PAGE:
New Federal Rules Address “Electronically-Stored Information”
By Stephanie S. Rojo • Jan 15, 2007
On December 1, 2006, several changes to the Federal Rules of Civil Procedure went into effect which will impact litigation pending in federal court. Most significantly, several of the changes to the Rules address the preservation and production of “electronically stored information,” or “e-discovery,” which includes employee e-mails, individual computer hard drives, network drives, backup tapes, optical disks, and other electronic data; and the amendments penalize parties who delete—in compliance with company policy or otherwise—electronic data when a lawsuit can be reasonably anticipated.
Once a party reasonably anticipates litigation, under the new Rules and several recent federal court opinions, any routine document retention or destruction policy should be immediately suspended and steps should be taken to preserve relevant electronic documents. Together with legal counsel, parties must work to identify individual computers, servers, network drives, and backup tapes, among other things, that may contain relevant information. In an employment context, it will be important to search for personnel, payroll, and benefit records for the employee and any similarly-situated employees on the employee’s computer, on human resources computers, and on the computers of the employees’ supervisors and co-workers. The employee’s electronic work product, as well as electronic versions of employer handbooks and written workplace policies in effect during the employee’s time with the company, should also be preserved.
Further, in employment discrimination lawsuits, e-mail is frequently used to establish the existence of a hostile work environment. Therefore, e-mails sent to and from the employee, as well as e-mails sent between supervisors, human resources, and other employees will need to be maintained and searched for relevant information. In addition to searching company computers, employers will need to determine whether relevant information exists on their employees’ home computers, floppy disks, zip or thumbnail drives, handheld devices (including Palm Pilots/PDAs, Blackberries, and iPods), cell phones (including text messages), and digital cameras. Once relevant information is located, it should be copied or imaged for preservation and production if a lawsuit results. Computer files should not be accessed or opened except by an appropriate expert, so that important metadata relating to the creation and alteration of the file is not changed. Also under the amended Rules, parties are no longer able to print and then delete electronic data, as the metadata associated with the information would be lost.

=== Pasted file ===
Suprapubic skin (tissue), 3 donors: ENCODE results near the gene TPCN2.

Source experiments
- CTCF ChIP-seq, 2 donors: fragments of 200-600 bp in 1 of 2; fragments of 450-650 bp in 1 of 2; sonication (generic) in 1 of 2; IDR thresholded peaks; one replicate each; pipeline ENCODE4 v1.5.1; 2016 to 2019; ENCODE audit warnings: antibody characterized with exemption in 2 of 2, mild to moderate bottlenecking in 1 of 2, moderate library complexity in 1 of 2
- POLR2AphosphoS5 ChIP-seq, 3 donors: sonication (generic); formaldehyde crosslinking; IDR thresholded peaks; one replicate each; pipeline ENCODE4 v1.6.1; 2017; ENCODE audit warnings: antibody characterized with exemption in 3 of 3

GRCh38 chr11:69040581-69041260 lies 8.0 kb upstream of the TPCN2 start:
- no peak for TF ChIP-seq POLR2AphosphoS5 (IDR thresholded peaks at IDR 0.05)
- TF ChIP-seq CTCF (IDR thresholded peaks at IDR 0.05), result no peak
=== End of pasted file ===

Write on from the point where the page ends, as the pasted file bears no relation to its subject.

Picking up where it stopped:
In addition, under the amended Federal Rules, a party is only allowed to withhold the production of electronically stored information from sources that are not reasonably accessible due to undue burden or cost, subject to the court’s determination of whether the case justifies the production of the data.
Parties who dispose of electronically stored information out of “routine good faith operation” may be protected by the new Rule changes, but only where they put litigation holds in place when the litigation begins. Where steps are not taken to preserve electronically stored information, and especially where documents are intentionally deleted, federal courts have in the past allowed evidence of such destruction to be presented to the jury. The intentional destruction of evidence is known as “spoliation,” and where spoliation is established, the requesting party is typically entitled to an adverse inference instruction to the jury that the material would have been detrimental to the company. Less severe sanctions for negligent or unintentional destruction could include requiring the party at fault to bear the cost of restoring the electronic evidence, if possible, which could be costly.
In sum, it is important to begin preserving electronically stored information when there is any indication that a lawsuit may result, and consulting with legal counsel with questions about how best to accomplish this.